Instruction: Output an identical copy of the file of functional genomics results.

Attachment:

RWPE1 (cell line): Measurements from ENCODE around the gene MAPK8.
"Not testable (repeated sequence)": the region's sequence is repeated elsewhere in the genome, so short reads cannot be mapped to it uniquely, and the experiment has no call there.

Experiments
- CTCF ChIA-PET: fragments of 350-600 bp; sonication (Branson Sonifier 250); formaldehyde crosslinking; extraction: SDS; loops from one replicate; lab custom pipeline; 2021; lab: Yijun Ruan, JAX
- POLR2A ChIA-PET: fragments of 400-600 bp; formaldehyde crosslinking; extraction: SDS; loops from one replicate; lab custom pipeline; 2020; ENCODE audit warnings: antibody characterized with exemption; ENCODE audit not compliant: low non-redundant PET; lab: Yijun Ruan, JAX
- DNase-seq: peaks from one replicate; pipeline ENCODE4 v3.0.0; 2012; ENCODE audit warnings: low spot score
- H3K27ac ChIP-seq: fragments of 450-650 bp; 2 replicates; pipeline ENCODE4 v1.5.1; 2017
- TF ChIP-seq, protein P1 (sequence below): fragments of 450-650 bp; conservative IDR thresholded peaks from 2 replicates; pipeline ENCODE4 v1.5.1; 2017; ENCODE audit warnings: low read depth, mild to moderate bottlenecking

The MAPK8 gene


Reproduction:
RWPE1 (cell line): Measurements from ENCODE around the gene MAPK8.
"Not testable (repeated sequence)": the region's sequence is repeated elsewhere in the genome, so short reads cannot be mapped to it uniquely, and the experiment has no call there.

Experiments
- CTCF ChIA-PET: fragments of 350-600 bp; sonication (Branson Sonifier 250); formaldehyde crosslinking; extraction: SDS; loops from one replicate; lab custom pipeline; 2021; lab: Yijun Ruan, JAX
- POLR2A ChIA-PET: fragments of 400-600 bp; formaldehyde crosslinking; extraction: SDS; loops from one replicate; lab custom pipeline; 2020; ENCODE audit warnings: antibody characterized with exemption; ENCODE audit not compliant: low non-redundant PET; lab: Yijun Ruan, JAX
- DNase-seq: peaks from one replicate; pipeline ENCODE4 v3.0.0; 2012; ENCODE audit warnings: low spot score
- H3K27ac ChIP-seq: fragments of 450-650 bp; 2 replicates; pipeline ENCODE4 v1.5.1; 2017
- TF ChIP-seq, protein P1 (sequence below): fragments of 450-650 bp; conservative IDR thresholded peaks from 2 replicates; pipeline ENCODE4 v1.5.1; 2017; ENCODE audit warnings: low read depth, mild to moderate bottlenecking

The MAPK8 gene